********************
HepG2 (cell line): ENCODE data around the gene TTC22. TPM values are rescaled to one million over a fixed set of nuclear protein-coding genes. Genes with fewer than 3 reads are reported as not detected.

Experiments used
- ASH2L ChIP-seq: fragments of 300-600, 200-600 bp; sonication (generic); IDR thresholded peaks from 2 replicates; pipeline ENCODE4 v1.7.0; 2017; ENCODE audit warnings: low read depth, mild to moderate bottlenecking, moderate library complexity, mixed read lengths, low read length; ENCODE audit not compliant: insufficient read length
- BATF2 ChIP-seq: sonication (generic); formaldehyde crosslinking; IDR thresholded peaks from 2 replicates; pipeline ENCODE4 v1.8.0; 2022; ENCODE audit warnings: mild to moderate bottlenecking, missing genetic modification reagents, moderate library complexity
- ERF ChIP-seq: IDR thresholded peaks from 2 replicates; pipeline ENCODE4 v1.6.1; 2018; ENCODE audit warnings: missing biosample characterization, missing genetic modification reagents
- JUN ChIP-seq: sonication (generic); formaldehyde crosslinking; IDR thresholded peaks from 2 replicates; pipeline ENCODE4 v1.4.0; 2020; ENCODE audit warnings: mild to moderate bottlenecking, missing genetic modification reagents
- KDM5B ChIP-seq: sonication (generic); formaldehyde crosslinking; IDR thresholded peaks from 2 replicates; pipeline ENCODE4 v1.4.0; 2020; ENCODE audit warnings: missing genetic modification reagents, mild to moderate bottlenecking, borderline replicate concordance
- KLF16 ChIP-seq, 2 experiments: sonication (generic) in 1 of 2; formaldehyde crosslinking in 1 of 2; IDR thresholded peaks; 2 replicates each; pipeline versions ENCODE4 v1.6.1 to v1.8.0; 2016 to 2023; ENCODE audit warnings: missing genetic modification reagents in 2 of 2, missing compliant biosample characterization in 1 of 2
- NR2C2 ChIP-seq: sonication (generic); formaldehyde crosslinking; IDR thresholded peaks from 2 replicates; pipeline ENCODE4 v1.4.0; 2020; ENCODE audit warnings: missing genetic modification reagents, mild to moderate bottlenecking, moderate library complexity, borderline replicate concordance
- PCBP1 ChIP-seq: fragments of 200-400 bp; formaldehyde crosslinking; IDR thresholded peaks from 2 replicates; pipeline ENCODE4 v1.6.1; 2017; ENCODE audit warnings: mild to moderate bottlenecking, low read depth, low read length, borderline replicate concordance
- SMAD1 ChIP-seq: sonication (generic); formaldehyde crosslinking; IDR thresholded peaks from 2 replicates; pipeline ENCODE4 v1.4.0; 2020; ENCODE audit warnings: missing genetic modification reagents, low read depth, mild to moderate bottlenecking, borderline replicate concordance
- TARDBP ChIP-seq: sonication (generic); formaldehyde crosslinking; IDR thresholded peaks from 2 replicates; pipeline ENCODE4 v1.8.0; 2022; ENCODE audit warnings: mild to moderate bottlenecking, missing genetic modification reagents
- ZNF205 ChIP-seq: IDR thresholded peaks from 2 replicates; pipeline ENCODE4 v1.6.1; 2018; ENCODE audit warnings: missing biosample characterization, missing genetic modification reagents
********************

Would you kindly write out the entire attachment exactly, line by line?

HepG2 (cell line): ENCODE data around the gene TTC22. TPM values are rescaled to one million over a fixed set of nuclear protein-coding genes. Genes with fewer than 3 reads are reported as not detected.

Experiments used
- ASH2L ChIP-seq: fragments of 300-600, 200-600 bp; sonication (generic); IDR thresholded peaks from 2 replicates; pipeline ENCODE4 v1.7.0; 2017; ENCODE audit warnings: low read depth, mild to moderate bottlenecking, moderate library complexity, mixed read lengths, low read length; ENCODE audit not compliant: insufficient read length
- BATF2 ChIP-seq: sonication (generic); formaldehyde crosslinking; IDR thresholded peaks from 2 replicates; pipeline ENCODE4 v1.8.0; 2022; ENCODE audit warnings: mild to moderate bottlenecking, missing genetic modification reagents, moderate library complexity
- ERF ChIP-seq: IDR thresholded peaks from 2 replicates; pipeline ENCODE4 v1.6.1; 2018; ENCODE audit warnings: missing biosample characterization, missing genetic modification reagents
- JUN ChIP-seq: sonication (generic); formaldehyde crosslinking; IDR thresholded peaks from 2 replicates; pipeline ENCODE4 v1.4.0; 2020; ENCODE audit warnings: mild to moderate bottlenecking, missing genetic modification reagents
- KDM5B ChIP-seq: sonication (generic); formaldehyde crosslinking; IDR thresholded peaks from 2 replicates; pipeline ENCODE4 v1.4.0; 2020; ENCODE audit warnings: missing genetic modification reagents, mild to moderate bottlenecking, borderline replicate concordance
- KLF16 ChIP-seq, 2 experiments: sonication (generic) in 1 of 2; formaldehyde crosslinking in 1 of 2; IDR thresholded peaks; 2 replicates each; pipeline versions ENCODE4 v1.6.1 to v1.8.0; 2016 to 2023; ENCODE audit warnings: missing genetic modification reagents in 2 of 2, missing compliant biosample characterization in 1 of 2
- NR2C2 ChIP-seq: sonication (generic); formaldehyde crosslinking; IDR thresholded peaks from 2 replicates; pipeline ENCODE4 v1.4.0; 2020; ENCODE audit warnings: missing genetic modification reagents, mild to moderate bottlenecking, moderate library complexity, borderline replicate concordance
- PCBP1 ChIP-seq: fragments of 200-400 bp; formaldehyde crosslinking; IDR thresholded peaks from 2 replicates; pipeline ENCODE4 v1.6.1; 2017; ENCODE audit warnings: mild to moderate bottlenecking, low read depth, low read length, borderline replicate concordance
- SMAD1 ChIP-seq: sonication (generic); formaldehyde crosslinking; IDR thresholded peaks from 2 replicates; pipeline ENCODE4 v1.4.0; 2020; ENCODE audit warnings: missing genetic modification reagents, low read depth, mild to moderate bottlenecking, borderline replicate concordance
- TARDBP ChIP-seq: sonication (generic); formaldehyde crosslinking; IDR thresholded peaks from 2 replicates; pipeline ENCODE4 v1.8.0; 2022; ENCODE audit warnings: mild to moderate bottlenecking, missing genetic modification reagents
- ZNF205 ChIP-seq: IDR thresholded peaks from 2 replicates; pipeline ENCODE4 v1.6.1; 2018; ENCODE audit warnings: missing biosample characterization, missing genetic modification reagents